Photo: Mason Poole

“You know that time of night when you get really intense?” asks Z Berg. She’s recounting a wild evening of karaoke she had with four of her closest friends—only instead of it resulting in a declaration of love or an hours-long heart-to-heart as it does for most people, it ended with the decision to start a band. “We laid down the track [“Square One”], I listened to it while they were recording it, I said, ‘I got it!’ Then I went into a recording booth—aka the shower—and just sang it,” she remembers. By the time the sun rose, they were officially Jjamz.

The pop-centric band had experience on their side—in addition to Berg, who was formerly the vocalist and guitarist for The Like, there’s also James Valentine of Maroon 5, Jason Boesel of Rilo Kiley, Alex Greenwald of Phantom Planet, and soloist Michael Runion. They also had timing. After that drunken night “five or six years ago,” the five best friends continued playing music together, but only now have their schedules fully aligned. “We had been recording these songs and all of the sudden we turned around and realized we had finished a record and we weren’t in any other bands anymore,” says Berg. “I don’t even remember the moment, it just happened! This band has always been a dream for us—I don’t think any of us thought we would do it, because it seemed too awesome.”

It’s not just the members of Jjamz who are having fun; from the first line (ironically, “This is not a good idea / I know it isn’t right”) onward, Suicide Pact is a pleasure to listen to. It’s not upbeat, exactly—there’s lots of talk about heartbreak—but it’s full of catchy choruses and sunny verses that seem destined to soundtrack many a road trip or beach day (Katy Perry recently tweeted that “Heartbeat” is her favorite single of the summer). While Jjamz is more than the sum of its many parts, that it’s filled with anthemic aggressive-pop tracks is no surprise, considering that these are the same people behind hits like “She Will Be Loved” and “California.” For Berg, experience is what allowed them to make an album like Suicide Pact. “It kind of represents a big part of my life and who I am,” she admits. “The second you turn it on, you’re hearing a big chunk of my life.”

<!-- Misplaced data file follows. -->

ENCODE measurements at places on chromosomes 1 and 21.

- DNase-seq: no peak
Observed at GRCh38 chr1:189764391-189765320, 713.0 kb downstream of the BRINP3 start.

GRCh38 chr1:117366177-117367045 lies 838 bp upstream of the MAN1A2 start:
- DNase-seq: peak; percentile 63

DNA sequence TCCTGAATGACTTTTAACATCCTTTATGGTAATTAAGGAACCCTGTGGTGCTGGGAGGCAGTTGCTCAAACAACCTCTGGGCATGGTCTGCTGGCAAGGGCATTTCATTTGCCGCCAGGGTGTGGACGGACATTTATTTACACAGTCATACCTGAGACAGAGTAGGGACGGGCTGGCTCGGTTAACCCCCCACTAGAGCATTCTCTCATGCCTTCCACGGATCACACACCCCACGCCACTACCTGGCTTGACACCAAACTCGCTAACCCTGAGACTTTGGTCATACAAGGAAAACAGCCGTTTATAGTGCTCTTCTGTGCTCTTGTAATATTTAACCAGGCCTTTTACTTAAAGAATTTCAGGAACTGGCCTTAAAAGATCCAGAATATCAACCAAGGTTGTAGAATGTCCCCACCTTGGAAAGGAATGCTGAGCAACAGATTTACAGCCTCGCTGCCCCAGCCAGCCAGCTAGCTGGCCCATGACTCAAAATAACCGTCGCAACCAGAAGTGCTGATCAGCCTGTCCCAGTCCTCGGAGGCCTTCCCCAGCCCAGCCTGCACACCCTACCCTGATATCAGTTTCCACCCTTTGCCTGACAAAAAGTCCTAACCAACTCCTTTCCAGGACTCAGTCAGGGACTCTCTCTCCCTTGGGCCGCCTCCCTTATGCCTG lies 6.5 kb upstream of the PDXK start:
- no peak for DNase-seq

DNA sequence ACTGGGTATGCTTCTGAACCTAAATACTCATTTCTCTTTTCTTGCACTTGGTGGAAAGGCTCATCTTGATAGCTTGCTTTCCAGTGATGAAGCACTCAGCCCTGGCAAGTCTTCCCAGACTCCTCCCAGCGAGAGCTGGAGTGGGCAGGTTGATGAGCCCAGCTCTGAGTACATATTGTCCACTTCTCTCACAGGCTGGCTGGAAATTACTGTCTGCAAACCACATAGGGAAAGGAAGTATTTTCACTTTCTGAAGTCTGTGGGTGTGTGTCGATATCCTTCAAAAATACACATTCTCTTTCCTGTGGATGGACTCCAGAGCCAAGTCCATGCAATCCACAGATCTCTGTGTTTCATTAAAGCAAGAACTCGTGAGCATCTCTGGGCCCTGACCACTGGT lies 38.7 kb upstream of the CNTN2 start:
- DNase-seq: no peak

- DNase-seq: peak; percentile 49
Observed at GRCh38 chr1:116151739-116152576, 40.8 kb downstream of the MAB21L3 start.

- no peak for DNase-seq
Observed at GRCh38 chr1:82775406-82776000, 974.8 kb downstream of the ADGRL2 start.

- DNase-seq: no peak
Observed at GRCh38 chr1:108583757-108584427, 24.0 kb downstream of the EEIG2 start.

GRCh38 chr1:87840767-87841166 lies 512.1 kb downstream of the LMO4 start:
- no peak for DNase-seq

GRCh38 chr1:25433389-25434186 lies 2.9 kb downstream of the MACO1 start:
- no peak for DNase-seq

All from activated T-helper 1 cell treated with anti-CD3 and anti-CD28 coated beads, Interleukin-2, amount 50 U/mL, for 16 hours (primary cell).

In addition to the album, which comes out July 10, the band has a residency at LA’s The Satellite through June, followed by a cross-country tour next month. Saying that Berg is looking forward to hitting the road would be an understatement. “I love touring—that’s where I’m happiest. The point of life, to me, is to experience as much as possible. Touring is being in a different city every day, entering a different world every day, meeting a city full of people every day, and living with a very intense sense of urgency,” she notes. But that doesn’t mean it hasn’t posed its own set of challenges. For one, Berg is going from touring with an all-girl band to traveling with four guys. “I hadn’t really thought about it until the other day, and I was like, ‘Oh my God, I’m going to be on tour with boys! I’m going to be sharing a room with boys!’ It’s definitely going to be trippy and there will be a lot less dress sharing, but at the same time it takes a lot less time to get dressed—coordinating outfits with four girls is a lengthy process!” she says, punctuating her sentence with a laugh.

Then there’s the other problem of finding opening acts. “The bands that all of my [Jjamz] band members were in were all the bands I grew up playing with,” explains Berg. “My first show ever was with Phantom Planet, [The Like’s] first tour ever was with Phantom Planet, our second tour was with Maroon 5, we toured Japan with Jenny Lewis…it’s funny, because now it’s hard to find bands to play with us because I put all of those people in my fucking band!” If that’s the height of Jjamz problem’s, they have nothing to worry about.

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